The Idiots were traveling without the aid of smartphone or GPS... just good old-fashioned map (mis)reading. As they are wont to do, they eventually circled in on Sanchez y Sanchez... and got to see how the local folks shop at their kind-of Costco/Walmart/Target big box store. They found their playing cards... and they got this photo of pallets of bargain-priced laundry detergent - in 13.2 pound bags! That's a whole lotta lemon freshness!


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There are a lot of public memorials around PA. One popular one is El Ovejero – a sculpture of life-size figures of sheepherder and his horse and dog and nine sheep. It is very photogenic- detailed bronze figures stretching 100 feet along a boulevard park – but the streets around it are one-way and parking is complicated and the Idiots were tired of walking... and... they just enjoyed it through the car windows and got one distant photo.


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As with so many things, they learned more about the sculpture later, making them wish they'd made the effort to get closer. The story illustrates a bit of how the Idiots meander, literally and figuratively, through foreign landscapes.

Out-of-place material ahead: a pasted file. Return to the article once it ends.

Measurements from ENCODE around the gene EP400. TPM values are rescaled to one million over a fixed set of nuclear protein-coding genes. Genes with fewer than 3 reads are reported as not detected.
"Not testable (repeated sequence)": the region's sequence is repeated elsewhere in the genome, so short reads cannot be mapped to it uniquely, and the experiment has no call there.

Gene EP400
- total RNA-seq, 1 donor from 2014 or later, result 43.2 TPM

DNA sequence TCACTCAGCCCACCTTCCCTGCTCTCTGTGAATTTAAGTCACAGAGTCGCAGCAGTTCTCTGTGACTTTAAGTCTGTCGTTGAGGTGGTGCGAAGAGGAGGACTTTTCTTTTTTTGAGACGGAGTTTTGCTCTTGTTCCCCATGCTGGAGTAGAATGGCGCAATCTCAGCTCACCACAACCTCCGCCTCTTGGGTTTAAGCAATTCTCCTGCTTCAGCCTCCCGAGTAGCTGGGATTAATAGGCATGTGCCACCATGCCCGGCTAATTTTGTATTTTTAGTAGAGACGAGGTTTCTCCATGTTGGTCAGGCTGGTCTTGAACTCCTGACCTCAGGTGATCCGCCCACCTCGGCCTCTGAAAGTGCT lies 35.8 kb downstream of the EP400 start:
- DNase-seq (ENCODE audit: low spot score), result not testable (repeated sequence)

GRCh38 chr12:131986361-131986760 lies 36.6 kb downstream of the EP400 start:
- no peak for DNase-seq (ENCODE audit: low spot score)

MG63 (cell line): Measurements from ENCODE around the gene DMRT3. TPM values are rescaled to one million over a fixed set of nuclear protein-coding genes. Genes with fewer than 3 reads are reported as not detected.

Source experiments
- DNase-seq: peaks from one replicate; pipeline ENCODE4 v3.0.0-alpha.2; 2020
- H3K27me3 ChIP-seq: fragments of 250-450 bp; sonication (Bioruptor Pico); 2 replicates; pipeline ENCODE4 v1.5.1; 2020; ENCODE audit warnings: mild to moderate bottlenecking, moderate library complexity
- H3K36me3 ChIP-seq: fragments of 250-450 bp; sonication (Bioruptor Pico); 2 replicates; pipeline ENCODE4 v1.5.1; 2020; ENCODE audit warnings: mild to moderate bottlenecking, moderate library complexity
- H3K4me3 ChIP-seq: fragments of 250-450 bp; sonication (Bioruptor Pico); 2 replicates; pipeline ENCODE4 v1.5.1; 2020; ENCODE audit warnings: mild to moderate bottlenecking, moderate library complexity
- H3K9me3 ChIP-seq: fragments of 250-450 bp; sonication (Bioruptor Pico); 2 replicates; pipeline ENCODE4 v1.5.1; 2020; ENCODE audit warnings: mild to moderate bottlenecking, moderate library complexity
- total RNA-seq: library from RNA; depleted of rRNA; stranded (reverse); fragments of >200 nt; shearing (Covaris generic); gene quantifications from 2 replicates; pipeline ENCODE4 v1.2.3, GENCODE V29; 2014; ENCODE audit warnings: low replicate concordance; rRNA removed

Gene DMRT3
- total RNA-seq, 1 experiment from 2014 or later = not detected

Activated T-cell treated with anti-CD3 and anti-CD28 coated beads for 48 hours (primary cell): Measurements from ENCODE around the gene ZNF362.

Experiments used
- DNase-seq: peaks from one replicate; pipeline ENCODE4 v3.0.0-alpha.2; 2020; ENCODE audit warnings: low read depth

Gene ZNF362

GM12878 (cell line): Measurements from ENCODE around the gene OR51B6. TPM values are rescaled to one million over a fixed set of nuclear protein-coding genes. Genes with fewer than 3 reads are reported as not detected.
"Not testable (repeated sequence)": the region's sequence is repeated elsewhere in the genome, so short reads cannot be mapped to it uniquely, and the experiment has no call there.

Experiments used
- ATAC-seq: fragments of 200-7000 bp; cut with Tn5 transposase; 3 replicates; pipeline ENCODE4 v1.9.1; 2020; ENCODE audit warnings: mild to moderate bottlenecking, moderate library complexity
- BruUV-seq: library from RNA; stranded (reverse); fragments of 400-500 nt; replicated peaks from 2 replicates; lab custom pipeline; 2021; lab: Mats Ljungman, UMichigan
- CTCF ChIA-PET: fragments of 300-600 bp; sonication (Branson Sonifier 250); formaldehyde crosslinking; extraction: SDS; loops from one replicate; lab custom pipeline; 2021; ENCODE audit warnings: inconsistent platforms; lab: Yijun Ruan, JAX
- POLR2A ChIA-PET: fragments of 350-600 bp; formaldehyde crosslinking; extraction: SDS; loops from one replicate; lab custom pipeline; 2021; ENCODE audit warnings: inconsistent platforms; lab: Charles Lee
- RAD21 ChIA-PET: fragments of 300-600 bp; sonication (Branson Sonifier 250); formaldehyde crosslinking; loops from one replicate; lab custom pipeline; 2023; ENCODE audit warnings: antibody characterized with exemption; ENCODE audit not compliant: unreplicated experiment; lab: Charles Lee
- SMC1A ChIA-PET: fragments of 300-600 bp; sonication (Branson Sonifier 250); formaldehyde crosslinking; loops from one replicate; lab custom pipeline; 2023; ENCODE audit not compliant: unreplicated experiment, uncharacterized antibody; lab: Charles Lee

As they were eating that night at Al Ganaderos there was a poem writ large on one wall. Curious as to the reason for a whole wall of a Chilean parilla restaurant to be dedicated to this short verse, they took a photo so they could seek a translation later.


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There were some false starts. Google Translate doesn't do well with poetry... far too literal. And the author... another misdirection... Jose Grimaldi Piacenza is not the author of the poem. Though the father is described as “also with the soul of a poet”, the author was his son, Jose Grimaldi Acotto, who wrote this as a memorial to his father. Jose Grimaldi (1911-1992) was born in Punta Arenas and is widely considered Patagonia's greatest poet. This epitaph for his father translates roughly as:

I earned the admiration of every man
I brought bounty to every landscape
Sweat beaded my brow
and the bread I ate had good flavor

In another poem, Grimaldi spoke of his Italian immigrant parents:

I was the son of a man
of those days of old:
straight and good advice,
good father for a boy.
Good but macho,
clean of soul and skin.

With my mother he appeared
in these southern lands,
bringing capitals
his courage and hope
and a reserve and trust
and love for his peers.

They came from Italy
and the two were young.
My mother, I swear to God, she
was a woman of great beauty.